The New York Times published an article about celebrities and politicians who ask staff or hire writers to manage their Twitter accounts. The article mentioned that Britney Spears, 50 Cent, and even Alltop.com chief executive Guy Kawasaki rely on hired Twitterers.
The reality is that ghost Tweeting is not new. From the start of Twitter, busy professionals have relied on others to update their streams with novel and inspiring ideas and links.
Yes, Twitter is about building relationships, learning, and entertainment, but let’s be honest here, it’s about marketing too. Where there is marketing there is a copywriter, right?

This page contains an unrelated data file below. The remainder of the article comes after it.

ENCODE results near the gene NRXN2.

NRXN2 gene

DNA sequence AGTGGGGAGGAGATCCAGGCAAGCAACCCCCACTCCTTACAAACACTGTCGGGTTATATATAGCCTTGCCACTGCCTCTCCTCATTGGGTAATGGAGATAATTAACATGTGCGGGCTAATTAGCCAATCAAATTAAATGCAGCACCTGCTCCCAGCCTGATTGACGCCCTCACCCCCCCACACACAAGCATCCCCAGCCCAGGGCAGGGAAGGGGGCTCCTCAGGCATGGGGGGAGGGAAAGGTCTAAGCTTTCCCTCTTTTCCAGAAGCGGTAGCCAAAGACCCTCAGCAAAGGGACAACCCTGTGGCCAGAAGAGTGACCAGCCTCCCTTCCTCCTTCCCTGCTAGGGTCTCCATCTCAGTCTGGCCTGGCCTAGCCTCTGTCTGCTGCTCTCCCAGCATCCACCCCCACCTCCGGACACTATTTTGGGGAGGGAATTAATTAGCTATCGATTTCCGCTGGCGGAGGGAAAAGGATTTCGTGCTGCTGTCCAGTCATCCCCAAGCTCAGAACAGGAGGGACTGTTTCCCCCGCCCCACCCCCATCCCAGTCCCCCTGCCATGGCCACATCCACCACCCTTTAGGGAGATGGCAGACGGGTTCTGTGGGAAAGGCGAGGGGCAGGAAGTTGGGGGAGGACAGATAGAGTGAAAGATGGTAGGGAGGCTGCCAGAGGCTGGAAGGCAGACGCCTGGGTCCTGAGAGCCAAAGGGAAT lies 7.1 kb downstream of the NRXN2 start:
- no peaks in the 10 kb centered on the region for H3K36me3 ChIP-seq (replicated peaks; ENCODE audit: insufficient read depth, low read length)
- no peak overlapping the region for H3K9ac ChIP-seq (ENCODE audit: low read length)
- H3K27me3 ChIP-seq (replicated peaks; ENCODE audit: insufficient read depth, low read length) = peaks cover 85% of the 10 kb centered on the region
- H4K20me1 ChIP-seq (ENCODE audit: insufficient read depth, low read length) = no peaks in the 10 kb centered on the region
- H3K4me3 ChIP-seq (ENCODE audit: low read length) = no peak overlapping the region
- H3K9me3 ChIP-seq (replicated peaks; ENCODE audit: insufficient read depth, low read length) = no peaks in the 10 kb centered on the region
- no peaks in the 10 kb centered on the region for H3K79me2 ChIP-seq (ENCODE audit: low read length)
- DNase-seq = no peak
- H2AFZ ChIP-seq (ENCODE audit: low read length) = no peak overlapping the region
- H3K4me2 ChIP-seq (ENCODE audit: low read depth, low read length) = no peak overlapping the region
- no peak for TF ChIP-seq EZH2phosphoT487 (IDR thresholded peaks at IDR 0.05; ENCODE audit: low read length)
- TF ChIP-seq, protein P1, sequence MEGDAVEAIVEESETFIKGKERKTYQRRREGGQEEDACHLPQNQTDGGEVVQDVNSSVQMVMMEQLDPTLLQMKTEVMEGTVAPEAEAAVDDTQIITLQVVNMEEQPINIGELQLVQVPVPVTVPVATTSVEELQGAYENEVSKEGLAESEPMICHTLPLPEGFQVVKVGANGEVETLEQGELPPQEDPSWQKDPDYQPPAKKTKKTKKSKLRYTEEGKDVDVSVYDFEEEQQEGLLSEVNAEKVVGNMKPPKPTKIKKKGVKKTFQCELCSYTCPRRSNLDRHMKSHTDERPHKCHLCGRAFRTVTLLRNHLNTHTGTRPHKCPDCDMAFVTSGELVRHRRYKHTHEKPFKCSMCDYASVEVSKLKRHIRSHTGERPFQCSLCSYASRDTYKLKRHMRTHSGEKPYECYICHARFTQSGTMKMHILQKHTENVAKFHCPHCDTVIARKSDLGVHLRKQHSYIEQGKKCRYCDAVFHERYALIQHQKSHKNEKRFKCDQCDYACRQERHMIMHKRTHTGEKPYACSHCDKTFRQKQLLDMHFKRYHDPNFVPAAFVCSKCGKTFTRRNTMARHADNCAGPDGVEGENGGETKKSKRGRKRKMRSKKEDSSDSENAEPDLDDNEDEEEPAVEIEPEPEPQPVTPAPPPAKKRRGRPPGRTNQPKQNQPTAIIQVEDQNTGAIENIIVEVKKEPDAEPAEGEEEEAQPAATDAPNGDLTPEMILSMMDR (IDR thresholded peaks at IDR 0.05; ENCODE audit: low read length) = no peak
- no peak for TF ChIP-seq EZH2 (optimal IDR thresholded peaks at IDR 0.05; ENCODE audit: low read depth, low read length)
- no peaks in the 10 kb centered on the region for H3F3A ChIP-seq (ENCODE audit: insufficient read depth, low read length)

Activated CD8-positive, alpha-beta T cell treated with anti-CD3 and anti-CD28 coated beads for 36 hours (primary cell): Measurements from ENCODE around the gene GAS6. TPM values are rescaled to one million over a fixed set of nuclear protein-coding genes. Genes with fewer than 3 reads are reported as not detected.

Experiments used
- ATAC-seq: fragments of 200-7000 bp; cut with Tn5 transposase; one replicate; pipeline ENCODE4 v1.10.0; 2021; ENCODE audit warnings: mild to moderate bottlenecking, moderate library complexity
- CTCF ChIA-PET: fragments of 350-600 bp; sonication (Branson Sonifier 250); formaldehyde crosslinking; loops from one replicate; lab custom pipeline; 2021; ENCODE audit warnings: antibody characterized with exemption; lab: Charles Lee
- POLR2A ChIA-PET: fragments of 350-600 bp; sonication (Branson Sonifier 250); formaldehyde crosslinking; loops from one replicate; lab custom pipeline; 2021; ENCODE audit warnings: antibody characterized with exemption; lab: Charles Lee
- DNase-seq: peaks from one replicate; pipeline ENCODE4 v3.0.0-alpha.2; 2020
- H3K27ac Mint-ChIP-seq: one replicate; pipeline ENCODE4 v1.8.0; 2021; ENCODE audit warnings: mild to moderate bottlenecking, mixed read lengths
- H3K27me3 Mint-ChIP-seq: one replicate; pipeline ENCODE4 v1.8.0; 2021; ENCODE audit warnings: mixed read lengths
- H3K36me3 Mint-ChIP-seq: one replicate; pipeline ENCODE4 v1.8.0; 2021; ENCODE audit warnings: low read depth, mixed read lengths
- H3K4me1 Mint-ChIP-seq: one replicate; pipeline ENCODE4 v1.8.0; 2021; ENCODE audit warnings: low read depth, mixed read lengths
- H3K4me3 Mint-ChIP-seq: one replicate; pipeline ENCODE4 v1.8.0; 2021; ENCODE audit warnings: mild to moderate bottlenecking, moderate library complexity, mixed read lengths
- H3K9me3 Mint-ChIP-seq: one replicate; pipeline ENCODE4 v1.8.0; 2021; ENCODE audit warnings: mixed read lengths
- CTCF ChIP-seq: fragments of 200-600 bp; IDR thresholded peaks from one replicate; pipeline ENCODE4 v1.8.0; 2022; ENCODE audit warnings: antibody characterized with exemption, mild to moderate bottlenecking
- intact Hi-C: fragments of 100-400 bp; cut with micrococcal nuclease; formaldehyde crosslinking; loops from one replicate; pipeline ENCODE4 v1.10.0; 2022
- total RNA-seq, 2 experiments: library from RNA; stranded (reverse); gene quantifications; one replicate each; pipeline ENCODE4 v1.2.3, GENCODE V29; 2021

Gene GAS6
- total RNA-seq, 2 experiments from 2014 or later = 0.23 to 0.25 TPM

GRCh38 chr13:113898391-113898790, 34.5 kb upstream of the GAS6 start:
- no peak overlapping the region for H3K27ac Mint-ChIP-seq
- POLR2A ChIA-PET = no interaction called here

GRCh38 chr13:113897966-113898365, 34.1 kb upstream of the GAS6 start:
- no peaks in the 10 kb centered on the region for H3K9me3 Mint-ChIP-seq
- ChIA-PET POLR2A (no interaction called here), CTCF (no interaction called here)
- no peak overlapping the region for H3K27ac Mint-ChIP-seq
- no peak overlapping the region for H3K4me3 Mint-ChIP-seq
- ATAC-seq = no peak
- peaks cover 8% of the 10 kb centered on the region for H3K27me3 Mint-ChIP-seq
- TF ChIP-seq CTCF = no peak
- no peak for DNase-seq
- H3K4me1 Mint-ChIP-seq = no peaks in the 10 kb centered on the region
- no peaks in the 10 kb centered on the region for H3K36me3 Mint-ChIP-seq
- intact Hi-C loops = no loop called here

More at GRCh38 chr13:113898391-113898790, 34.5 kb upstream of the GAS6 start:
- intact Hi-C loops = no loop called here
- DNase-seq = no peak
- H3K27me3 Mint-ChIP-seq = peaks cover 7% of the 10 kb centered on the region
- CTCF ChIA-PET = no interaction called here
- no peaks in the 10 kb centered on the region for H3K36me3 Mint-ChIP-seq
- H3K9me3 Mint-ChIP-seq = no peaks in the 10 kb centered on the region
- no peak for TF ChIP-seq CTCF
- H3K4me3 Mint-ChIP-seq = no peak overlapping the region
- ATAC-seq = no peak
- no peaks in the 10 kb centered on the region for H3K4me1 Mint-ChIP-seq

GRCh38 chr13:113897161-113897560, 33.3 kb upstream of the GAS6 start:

I don’t agree with creating a Twitter account solely for the purpose of publicity. I also don’t agree with hiring a ghost writer to manage your Twitter account and basically fooling your followers into thinking it’s you. But if your “voice” on Twitter reflects less of you and more of your brand, then what’s the harm?
It’s not fair for someone else to represent you in direct messages or @ responses, but it is fair for someone to write Tweets on topics that represent you fairly. I believe this is especially true if the Twitter account owner reads the Tweets before they are published.
For someone as busy as Britney Spears, it’s probably not that she doesn’t want to Tweet, it’s that she just doesn’t have the time between all that working out and child rearing. But if Britney gives the writer a few guidelines and then reviews the Tweets before they are published, I see no harm.